Malaysia is geographically separated into Peninsular Malaysia and west Borneo. The rainfall maximum in the former region occurs during November–December, whereas that in the latter region occurs during December–February. This difference of maximum rainfall period indicates that the formation mechanism is different for the rainfall centers in these two parts of Malaysia. Since rainfall is primarily produced by severe weather systems, the formation of a climatological rainfall center is explored through synoptic activity and the rainfall amount of this center is estimated through contributions by rain-producing disturbances. The major cause of the rainfall maximum of Peninsular Malaysia is cold surge vortices (CSVs) and heavy rainfall/flood (HRF) events propagating from the Philippine area and Borneo. In contrast, the major cause of the rainfall maximum of Borneo is these rain-producing disturbances trapped in Borneo. Disturbances of the former group are formed by the cold surge flows of the Philippine Sea type, whereas disturbances of the latter group are formed by cold surge flows of the South China Sea (SCS) type. The population of HRF events is about one-fourth of the rain-producing disturbances in both Peninsular Malaysia and Borneo, but they produce less than ~60% rainfall for these two regions. It is revealed from the synoptic and dynamic analyses that the major Borneo rain-producing disturbances propagate westward before December by strong tropical easterlies, but they are trapped after December by strong northeasterlies of the SCS-type cold surge flow.

Corresponding author address: Tsing-Chang “Mike” Chen, Atmospheric Science Program, Department of Geological and Atmospheric Sciences, 3010 Agronomy Hall, Iowa State University, Ames, IA 50011. E-mail: tmchen@iastate.edu
Keywords: Asia

1. Introduction

Annual variations of rainfall measured by the World Meteorological Organization (WMO) stations along the east coast of Peninsular Malaysia and the west coast of Borneo are illustrated by the latitude–time diagrams shown in Fig. 1; major rainfall occurs during the cold season (e.g., Oki and Musiake 1994). The rainfall maximum in the former region appears during November–December but in the latter region during December–February, as indicated by vertical red lines in Fig. 1. The rainfall maximum occurs in the west about one month earlier than it occurs in the latter region. Because rainfall is produced primarily by severe weather, it is suggested by this one-month difference in the onset of maximum rainfall across the tropical South China Sea that there should be a difference in the activity of the rain-producing weather systems between these two regions. Cheang (1977) observed that winter rainfall in Peninsular Malaysia is produced by an easterly vortex. After the Winter Monsoon Experiment (WMONEX; Greenfield and Krishnamurti 1979), some studies (e.g., Houze et al. 1981; Geotis and Houze 1985) showed that onshore rainfall over west Borneo is generated in the late afternoon by the sea breeze and the offshore rainfall at night by the interaction of the land breeze with the low-level northeasterly monsoon flow. Additionally, the monsoon northeasterly flow toward coastal mountain ranges in Vietnam, Malaysia, and the Pacific side of the Philippines also produced rainfall because of the orographic effect (e.g., Johnson 2005). Regardless of efforts made by these studies, Johnson and Houze (1987) pointed out that flooding may occur along Peninsular Malaysia and west Borneo during strong cold surge events, but this was not a major focus of WMONEX.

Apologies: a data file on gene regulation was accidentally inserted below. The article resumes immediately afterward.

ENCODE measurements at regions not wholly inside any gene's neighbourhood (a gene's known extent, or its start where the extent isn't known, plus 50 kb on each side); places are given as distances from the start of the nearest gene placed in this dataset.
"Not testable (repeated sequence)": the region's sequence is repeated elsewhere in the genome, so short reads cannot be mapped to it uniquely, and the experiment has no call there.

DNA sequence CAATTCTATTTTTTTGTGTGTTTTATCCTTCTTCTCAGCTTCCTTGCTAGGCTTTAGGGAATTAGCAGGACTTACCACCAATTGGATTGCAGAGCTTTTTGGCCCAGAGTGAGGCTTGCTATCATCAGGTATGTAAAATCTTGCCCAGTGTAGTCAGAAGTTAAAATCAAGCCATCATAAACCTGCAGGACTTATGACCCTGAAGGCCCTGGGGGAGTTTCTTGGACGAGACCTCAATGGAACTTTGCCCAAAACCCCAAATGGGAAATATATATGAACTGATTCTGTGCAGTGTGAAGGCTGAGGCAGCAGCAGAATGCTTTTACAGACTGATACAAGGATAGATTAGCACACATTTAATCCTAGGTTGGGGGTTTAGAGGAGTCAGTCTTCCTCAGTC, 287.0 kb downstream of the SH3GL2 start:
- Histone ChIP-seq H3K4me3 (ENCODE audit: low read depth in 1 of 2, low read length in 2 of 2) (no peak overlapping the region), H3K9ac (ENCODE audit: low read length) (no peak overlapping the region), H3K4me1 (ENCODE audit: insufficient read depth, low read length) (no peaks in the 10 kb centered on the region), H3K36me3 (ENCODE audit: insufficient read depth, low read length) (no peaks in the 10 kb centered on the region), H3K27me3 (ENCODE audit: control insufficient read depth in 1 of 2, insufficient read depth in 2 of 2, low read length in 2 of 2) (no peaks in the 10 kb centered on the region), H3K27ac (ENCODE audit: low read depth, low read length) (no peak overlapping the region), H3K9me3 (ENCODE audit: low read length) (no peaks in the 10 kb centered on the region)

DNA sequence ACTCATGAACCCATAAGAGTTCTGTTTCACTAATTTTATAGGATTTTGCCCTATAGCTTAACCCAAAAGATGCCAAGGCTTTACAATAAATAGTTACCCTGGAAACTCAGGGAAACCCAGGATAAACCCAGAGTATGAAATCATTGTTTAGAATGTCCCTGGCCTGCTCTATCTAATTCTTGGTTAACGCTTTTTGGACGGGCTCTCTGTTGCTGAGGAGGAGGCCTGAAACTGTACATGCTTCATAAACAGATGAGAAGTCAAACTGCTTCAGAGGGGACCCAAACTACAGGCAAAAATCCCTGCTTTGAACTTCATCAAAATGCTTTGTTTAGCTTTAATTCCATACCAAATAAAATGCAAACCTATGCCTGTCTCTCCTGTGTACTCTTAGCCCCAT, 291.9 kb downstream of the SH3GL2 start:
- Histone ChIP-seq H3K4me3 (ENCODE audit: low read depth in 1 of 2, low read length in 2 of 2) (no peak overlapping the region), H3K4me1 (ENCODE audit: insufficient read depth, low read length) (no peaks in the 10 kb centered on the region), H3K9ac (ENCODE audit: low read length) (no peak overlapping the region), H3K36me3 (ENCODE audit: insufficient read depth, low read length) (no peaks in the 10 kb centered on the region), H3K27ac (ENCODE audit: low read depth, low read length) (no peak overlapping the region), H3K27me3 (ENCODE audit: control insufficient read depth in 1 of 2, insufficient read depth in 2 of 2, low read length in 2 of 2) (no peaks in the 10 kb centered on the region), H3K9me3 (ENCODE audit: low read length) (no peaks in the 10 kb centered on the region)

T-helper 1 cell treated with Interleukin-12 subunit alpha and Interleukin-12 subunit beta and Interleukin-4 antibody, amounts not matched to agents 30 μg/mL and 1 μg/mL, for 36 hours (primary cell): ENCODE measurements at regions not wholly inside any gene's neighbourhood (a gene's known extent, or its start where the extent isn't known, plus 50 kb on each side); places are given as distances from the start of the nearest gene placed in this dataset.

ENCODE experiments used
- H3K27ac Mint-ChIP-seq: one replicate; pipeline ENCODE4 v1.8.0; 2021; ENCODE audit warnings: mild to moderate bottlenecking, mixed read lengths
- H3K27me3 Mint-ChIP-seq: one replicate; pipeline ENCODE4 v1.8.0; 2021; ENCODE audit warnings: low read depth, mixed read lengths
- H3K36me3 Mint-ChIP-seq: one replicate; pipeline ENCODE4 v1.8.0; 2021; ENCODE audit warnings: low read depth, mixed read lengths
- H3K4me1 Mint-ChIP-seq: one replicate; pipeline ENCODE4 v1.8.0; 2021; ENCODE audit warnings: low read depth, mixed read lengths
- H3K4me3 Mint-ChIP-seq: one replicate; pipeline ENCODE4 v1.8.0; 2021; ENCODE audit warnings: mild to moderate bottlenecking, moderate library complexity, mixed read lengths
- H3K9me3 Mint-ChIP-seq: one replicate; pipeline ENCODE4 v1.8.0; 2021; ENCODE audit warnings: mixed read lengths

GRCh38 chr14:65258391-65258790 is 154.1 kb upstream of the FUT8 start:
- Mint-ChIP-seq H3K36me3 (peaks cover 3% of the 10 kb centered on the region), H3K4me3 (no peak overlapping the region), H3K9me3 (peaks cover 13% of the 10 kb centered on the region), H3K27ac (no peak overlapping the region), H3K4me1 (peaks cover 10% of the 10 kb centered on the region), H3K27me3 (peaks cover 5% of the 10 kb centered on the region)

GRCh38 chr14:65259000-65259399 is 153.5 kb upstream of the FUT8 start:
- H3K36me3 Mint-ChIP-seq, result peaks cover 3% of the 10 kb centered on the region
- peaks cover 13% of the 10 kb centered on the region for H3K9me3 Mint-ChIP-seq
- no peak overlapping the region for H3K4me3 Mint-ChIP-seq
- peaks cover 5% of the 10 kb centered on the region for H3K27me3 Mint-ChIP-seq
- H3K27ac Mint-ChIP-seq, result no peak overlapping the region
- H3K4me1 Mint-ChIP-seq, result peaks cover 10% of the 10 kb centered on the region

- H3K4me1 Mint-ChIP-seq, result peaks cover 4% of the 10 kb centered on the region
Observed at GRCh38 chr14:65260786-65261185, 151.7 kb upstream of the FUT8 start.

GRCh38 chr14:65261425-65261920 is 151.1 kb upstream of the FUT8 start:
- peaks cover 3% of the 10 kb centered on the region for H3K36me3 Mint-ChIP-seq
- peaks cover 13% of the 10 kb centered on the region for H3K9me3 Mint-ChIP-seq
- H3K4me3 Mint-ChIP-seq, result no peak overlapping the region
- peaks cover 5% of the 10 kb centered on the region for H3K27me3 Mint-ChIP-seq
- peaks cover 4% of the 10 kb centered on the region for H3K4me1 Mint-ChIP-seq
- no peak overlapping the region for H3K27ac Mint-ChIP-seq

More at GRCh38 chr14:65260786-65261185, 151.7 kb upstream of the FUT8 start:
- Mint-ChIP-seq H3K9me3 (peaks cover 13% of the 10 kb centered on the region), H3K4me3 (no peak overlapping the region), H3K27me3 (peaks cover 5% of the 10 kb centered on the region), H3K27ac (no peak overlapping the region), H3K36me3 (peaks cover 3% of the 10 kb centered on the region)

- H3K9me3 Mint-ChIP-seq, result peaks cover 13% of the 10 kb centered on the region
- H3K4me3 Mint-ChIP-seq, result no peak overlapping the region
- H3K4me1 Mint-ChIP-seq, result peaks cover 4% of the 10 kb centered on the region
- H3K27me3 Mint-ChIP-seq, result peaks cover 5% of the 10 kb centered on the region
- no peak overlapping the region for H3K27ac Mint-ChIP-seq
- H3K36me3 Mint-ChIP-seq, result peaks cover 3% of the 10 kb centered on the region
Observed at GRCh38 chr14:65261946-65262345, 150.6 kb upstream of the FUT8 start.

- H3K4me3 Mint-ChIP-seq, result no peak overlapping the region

Fig. 1.
Fig. 1.

Latitude–time diagrams of monthly-mean rainfalls at WMO stations (red dots in the top panel) along (a) the east coast of Peninsular Malaysia and (b) the northwest coast of Borneo. The color scale of rainfall is shown in the bottom right of (b), while the rainfall contour interval is shown in the top right of (b). The period of major rainfall season in each region is indicated by vertical red lines.

Citation: Journal of Climate 26, 3; 10.1175/JCLI-D-12-00174.1

The monthly-mean Tropical Rainfall Measuring Mission (TRMM; Simpson et al. 1996) rainfalls, superimposed with monthly-mean 925-hPa streamlines for the cold season of November–February, are shown in Figs. 2a–f. The seasonal variation of the low-level circulation in tropical Southeast Asia is characterized by the southward migration of the near-equatorial trough, indicated by the red dashed lines, north of the equator (e.g., Sumi and Murakami 1981). Accompanying the migration of this trough is the seasonal variation of rainfall in Peninsular Malaysia and west Borneo. During November–December, the northeasterly flow (marked by a blue arrow) north of the near-equatorial trough heads toward Peninsular Malaysia, so heavy rainfall occurs both onshore along the east coast of Peninsular Malaysia and offshore over the adjacent South China Sea. During December–February, the southward migration of the near-equatorial trough slows down and almost anchors at west Borneo. At this stage, this trough line is located across the northern part of this island, but rainfall is trapped along the trough line over west Borneo.